In 1936, the VM had been a part of a larger campaign to better the life of the Romanian village; the architecture it displayed was meant not only to exemplify passively, but also to actively preserve and reinforce an authentic condition, and to offer it as a possible source of inspiration for contemporary living. Folk tradition, for the Gustian team (and for Focşa in his role of supervisor of the construction of a model village), was granted agency in shaping the present. However, Gusti’s double matrix of empirical observation and active intervention does not carry on after 1948. The museum’s historicism, the erasure of all traces of active usage of its buildings and artifacts, the shift from sociology (Gusti’s model of a science of social reform having been brought to an end after 1948) to ethnography, amounts to a newfound reticence to engage prescriptively with the contemporary life of the countryside. But abandoning the agenda of cultural action that had colored the VM’s origins ought to be read not as neutrality, but as a newly-forming ideological position about the role of tradition in a contemporary and socialist society. The VM after 1948, in placing its emphasis to the evolution of the village through time, implicitly became a didactic illustration of the gap that opened between a previous pre-industrial condition and a new, unprecedented, modern and industrialized, socialist society.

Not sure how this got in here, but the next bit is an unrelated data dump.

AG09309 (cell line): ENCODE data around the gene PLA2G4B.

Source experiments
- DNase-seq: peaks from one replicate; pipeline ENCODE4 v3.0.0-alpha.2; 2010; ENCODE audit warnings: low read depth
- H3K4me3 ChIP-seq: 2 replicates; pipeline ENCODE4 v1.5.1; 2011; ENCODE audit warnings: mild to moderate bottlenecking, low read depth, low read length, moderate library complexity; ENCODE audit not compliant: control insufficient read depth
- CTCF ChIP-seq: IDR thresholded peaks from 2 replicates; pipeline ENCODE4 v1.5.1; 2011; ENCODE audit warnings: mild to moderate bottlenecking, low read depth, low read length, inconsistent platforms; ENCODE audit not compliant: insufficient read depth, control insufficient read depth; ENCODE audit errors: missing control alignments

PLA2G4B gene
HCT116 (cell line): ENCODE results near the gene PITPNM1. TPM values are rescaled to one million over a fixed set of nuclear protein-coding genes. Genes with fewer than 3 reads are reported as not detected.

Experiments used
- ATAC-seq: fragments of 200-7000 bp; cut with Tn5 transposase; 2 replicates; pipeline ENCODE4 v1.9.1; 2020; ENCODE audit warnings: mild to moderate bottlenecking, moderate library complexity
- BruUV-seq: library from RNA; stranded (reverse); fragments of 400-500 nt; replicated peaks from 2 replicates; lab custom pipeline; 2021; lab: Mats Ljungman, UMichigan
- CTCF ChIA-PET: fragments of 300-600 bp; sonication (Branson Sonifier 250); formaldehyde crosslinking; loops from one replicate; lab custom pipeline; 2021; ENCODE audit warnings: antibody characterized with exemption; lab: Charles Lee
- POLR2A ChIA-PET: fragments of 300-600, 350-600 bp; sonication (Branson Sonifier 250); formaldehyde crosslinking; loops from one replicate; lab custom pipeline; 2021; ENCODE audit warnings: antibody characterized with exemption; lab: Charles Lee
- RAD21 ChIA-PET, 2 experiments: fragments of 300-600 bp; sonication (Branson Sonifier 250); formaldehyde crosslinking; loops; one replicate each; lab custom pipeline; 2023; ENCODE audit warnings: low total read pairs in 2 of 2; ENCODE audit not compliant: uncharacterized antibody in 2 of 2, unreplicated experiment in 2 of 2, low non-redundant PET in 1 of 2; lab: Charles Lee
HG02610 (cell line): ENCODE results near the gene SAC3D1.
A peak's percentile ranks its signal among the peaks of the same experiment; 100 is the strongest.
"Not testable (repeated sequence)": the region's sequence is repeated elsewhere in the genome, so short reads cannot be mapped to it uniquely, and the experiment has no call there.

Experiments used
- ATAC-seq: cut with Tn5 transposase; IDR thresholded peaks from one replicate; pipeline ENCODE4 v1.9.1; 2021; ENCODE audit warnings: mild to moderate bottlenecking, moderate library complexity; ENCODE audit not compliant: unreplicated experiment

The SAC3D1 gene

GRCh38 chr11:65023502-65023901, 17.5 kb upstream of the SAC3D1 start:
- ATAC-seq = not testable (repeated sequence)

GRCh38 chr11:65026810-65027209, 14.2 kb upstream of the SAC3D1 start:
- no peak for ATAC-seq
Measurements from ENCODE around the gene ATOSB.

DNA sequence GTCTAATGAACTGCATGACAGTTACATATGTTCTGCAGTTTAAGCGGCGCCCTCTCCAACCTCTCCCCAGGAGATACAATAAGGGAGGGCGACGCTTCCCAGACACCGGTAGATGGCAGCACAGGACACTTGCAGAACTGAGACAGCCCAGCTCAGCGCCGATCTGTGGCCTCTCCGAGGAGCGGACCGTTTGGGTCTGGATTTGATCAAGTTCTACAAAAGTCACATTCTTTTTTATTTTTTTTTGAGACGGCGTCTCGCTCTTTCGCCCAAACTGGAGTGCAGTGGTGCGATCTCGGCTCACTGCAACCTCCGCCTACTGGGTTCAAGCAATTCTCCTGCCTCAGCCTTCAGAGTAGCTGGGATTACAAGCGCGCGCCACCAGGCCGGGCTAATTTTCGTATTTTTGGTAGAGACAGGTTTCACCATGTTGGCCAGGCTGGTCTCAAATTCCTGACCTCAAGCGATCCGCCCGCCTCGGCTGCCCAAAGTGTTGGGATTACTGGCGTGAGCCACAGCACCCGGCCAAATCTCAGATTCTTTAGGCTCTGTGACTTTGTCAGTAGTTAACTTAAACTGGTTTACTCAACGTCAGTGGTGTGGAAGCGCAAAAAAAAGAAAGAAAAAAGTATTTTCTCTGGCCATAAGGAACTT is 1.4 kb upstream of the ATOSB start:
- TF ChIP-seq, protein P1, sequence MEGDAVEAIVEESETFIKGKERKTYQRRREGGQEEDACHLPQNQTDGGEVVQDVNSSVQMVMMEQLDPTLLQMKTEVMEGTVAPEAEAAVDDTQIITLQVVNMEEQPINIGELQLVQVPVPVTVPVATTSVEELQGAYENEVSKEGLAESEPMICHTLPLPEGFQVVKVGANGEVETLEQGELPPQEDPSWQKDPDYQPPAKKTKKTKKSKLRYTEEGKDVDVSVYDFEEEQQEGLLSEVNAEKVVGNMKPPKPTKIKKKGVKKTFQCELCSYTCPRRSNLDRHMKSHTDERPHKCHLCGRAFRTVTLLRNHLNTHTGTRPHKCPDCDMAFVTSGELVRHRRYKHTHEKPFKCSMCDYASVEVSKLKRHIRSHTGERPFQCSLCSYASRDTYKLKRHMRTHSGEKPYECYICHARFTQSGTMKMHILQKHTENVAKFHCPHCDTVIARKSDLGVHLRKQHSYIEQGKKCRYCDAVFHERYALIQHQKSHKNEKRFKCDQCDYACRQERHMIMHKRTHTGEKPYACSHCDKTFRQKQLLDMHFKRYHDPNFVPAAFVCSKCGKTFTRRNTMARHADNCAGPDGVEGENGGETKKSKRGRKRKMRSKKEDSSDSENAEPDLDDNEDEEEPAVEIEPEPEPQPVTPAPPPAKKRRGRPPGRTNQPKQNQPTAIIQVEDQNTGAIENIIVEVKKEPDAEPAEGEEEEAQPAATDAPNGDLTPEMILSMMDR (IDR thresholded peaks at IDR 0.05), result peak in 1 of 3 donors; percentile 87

The Village Museum came of age, so to speak, at a time when the communist state was fully invested in reforming and reorganizing, oftentimes brutally, the rural world, in order to eradicate certain structures of private ownership. Indeed, the Romanian state’s longstanding involvement in the life of the countryside had hardly diminished after the war: by 1948, it had intensified and radicalized around the issue of collectivization of rural land. The Village Museum gained prominence, strengthened its mission, and amplified its collection in a context of increased political pressure on the countryside;22 its collection of peasant architecture was displayed on the background of collectivization campaigns that profoundly altered the countryside in the first decade and a half of communist rule. The museum, although no longer openly participating in a reformist project, could hardly have been detached from the problem of the “village of today” and from its unfolding transition to communism. An urban population awash in news and propaganda about the sweeping transformation of the rural world, also, after all, formed the large crowds visiting the VM on balmy Sunday afternoons.